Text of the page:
1.    Keep getting to know God. You may know more than others, but you never know God enough. Keep your life ambition to really know and love Him, and the impact of your life and ministry will keep growing!

2.    Doggedly maintain a teachable spirit.  This will allow you to keep teaching others.  If you stop learning and growing we can tell, but we can’t tell you.

3.    Never trade a goal of gospel transformation for behavioral conformity. As energy for leadership and ministry wane, so pushing for conformity in others will become more attractive.  Hold out the gospel always!

4.    Embrace the transition from king to sage.  Too many leaders have undone their good work by resisting this transition and clinging to power. As we age, “strategic ministry” shifts from a position and office to an attitude and role. We need sages freed from leadership responsibilities, who have a fresh passion for the gospel, and enthusiasm for the next generation of leaders!

5.    Become a champion, not a liability. You have seen older folks become crotchety/awkward/negative and others age with dignity/delight/enthusiasm. You already know what I’m asking.

6.    Always be a Bible person, not an issue person. It is tempting to let issues define your ministry, and these will shift over the years. Instead of heralding a personal pet peeve, keep growing an infectious passion for the Bible.

7.    Please stay humble. Even with all your experience and insight, God still doesn’t need you.  But He really loves you.  The kingdom of self is ugly at any age. Those of us who are younger need the humble you.  Your experience and insight, salted with humility, is priceless to us.

8.    Don’t try to be cool, but do stay up-to-date. This applies both to wider culture and to theological content. The greatest examples of older preachers have always been refreshingly aware, rather than defensively resistant, to a changing context.

9.    Discriminate feedback. People will praise any public speaker. Just as people automatically encourage a young preacher, so the polite thing to do is thank an older preacher. Don’t maintain a ministry on a diet of ambiguous politeness.  Get genuine and honest feedback.

10.    Past ministry glories don’t shine from your face, but a close walk with Jesus does.  There are lots of older preachers feeling frustrated as their energy and opportunities for ministry fade.  The few who love Jesus more than ever are one of God’s greatest gifts to the church.

So Why Do We Preach?

why preach2This week I’ve been pondering the motivations for a preaching ministry.  Here are the eight points, followed by a summative two:

1. We preach because God is a God who speaks, therefore we have something to say. 

2. We preach as an act of service to others.

3. Because the Gospel is thrillingly good news.

4. Because people need to hear the Gospel.

5. We preach to build God’s kingdom.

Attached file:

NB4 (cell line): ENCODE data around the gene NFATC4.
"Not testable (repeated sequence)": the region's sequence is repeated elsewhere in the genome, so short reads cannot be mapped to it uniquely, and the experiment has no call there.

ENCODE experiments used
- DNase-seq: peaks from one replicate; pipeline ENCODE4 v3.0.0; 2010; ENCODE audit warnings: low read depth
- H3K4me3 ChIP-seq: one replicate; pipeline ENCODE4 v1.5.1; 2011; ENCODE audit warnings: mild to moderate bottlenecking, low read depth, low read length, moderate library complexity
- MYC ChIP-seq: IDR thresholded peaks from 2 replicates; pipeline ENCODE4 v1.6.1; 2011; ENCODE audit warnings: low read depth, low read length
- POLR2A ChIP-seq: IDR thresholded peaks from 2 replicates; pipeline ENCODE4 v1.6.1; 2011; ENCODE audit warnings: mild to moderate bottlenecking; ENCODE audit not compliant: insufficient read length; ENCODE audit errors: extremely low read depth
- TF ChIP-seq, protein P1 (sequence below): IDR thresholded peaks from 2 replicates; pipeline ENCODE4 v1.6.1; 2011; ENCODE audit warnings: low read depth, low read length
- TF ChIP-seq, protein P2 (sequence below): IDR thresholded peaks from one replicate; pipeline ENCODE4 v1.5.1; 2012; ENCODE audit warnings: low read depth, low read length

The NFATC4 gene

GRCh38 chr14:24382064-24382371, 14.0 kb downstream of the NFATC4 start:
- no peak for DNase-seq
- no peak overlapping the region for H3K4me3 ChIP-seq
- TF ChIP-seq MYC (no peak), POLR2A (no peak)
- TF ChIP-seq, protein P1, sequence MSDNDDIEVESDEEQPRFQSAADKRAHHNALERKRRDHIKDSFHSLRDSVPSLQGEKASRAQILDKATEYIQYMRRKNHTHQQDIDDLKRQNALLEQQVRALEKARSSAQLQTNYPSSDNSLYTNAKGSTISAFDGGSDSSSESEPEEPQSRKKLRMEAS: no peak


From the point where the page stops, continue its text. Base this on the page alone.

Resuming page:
6. We preach to equip others for ministry.

7. Because we can’t help but speak of Someone so wonderful. 

8. Because we care about the people to whom we preach.

9. (Odd Numbers) – We preach because we love the Lord.  All of the odd numbered points have been different angles on the same issue.  I certainly haven’t exhausted the possibilities here.  Preaching as an act of devotion, an act of worship, and even preaching as obedience to God’s Word and as obedience to His calling on our lives – these could all be added.  But the bottom line surely is this: as we take stock of our own motivation in preaching, are we still gripped and driven by a vertical responsiveness?  This can so easily grow dull or become corrupted by a self-elevation and self-worship. Surely the best thing to do here is to spend time on our face before God and ask Him what our motivations are (ask yourself and you may respond with a lie!)

And what if motivations aren’t good here?  Chase Him.  Seek Him.  Recognize that you cannot fix your own spirituality through personal resolutions and effort.  The solution must always be a fresh vision of who God is.  Open the Word, open your heart and here I come, ready or not!

10. (Even Numbers) – We preach because we love our neighbour.  All of the even numbered points have been different angles on the same issue.  Again I have by no means exhausted the possibilities.  We could add preaching to strengthen the relationships of others (both vertically and horizontally), or preaching to influence society, or preaching to mark eternity.

Again, the bottom line is whether we have a horizontal outgoing motivation, or whether we have been corrupted by our flesh into a self-serving ministry that uses others to pursue our own goals and agenda.  I find that the vertical spills into the horizontal.  When I am the god of my life, then others become servants in my subconscious motivations.  When God is clearly God from the perspective of the eyes of my heart, then I gladly reach out to serve others.  Love the Lord, love your neighbour . . . always in that order.